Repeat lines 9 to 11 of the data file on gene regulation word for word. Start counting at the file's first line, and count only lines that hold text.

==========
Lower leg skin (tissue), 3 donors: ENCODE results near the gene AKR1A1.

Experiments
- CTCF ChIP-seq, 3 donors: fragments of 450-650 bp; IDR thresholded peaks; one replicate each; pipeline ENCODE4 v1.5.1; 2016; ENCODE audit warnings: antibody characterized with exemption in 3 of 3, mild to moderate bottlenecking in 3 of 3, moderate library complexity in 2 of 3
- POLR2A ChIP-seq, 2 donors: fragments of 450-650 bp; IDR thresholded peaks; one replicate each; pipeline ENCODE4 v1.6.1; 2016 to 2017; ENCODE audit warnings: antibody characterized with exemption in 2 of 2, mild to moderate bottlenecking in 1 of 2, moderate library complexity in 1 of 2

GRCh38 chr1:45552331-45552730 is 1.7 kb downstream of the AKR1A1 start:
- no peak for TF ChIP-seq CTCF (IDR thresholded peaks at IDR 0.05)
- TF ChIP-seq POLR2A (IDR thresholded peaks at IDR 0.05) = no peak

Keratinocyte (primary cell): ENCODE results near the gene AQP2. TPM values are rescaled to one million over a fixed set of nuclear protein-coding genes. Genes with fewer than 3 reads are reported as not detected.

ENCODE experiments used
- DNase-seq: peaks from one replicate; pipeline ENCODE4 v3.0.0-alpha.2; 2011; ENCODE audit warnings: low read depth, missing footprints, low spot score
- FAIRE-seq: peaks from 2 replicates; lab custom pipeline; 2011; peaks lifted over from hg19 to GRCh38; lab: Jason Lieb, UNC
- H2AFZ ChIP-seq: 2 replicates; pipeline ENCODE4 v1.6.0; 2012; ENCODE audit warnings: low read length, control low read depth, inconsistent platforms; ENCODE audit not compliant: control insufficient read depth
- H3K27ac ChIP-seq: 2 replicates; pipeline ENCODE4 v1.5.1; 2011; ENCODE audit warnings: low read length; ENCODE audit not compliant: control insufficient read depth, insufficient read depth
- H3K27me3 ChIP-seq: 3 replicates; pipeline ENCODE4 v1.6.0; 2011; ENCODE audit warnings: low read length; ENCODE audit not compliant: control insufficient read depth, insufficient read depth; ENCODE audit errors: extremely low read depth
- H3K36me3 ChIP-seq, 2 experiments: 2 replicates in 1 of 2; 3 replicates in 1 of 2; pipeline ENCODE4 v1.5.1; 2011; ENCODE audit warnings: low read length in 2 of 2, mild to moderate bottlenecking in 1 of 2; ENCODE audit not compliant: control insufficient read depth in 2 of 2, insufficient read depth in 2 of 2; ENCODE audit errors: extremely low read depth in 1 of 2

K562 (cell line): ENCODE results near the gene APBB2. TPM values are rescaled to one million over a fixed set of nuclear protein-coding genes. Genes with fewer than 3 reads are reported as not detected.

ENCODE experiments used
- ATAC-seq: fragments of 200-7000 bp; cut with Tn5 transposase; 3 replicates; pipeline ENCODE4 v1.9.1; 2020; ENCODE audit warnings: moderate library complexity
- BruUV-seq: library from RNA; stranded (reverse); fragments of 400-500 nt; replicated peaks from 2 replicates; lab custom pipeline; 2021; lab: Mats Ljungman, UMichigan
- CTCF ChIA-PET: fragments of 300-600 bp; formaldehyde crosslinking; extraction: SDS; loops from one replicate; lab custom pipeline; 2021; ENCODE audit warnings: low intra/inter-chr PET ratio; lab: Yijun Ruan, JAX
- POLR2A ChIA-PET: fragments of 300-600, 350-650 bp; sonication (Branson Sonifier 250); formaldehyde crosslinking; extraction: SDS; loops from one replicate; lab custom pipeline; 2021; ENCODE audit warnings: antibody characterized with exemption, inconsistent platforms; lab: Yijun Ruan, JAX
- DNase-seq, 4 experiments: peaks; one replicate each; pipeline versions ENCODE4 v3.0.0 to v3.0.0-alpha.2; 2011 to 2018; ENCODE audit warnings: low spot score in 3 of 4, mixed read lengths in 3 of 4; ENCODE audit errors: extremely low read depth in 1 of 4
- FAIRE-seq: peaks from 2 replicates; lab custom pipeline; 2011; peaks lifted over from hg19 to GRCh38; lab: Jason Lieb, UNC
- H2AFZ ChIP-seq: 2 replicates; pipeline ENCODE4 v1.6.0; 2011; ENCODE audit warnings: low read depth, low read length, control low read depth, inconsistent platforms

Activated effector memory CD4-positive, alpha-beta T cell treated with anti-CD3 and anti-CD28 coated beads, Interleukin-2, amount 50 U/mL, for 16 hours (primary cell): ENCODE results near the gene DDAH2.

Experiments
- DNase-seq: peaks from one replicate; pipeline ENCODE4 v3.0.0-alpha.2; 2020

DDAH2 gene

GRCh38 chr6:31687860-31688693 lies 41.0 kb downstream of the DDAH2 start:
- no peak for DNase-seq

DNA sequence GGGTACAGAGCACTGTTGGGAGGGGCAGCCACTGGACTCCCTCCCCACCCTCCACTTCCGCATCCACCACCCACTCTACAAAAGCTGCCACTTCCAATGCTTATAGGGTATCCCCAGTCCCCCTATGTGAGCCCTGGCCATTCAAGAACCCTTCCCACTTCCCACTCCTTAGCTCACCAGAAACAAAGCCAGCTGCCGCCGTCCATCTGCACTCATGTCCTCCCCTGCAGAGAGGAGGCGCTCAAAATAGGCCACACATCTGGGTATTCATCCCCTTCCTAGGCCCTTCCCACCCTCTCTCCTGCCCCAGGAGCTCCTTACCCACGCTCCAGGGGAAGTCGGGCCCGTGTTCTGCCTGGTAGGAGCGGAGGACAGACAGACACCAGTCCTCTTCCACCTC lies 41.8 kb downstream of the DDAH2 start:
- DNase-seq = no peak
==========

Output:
ENCODE experiments used
- DNase-seq: peaks from one replicate; pipeline ENCODE4 v3.0.0-alpha.2; 2011; ENCODE audit warnings: low read depth, missing footprints, low spot score
- FAIRE-seq: peaks from 2 replicates; lab custom pipeline; 2011; peaks lifted over from hg19 to GRCh38; lab: Jason Lieb, UNC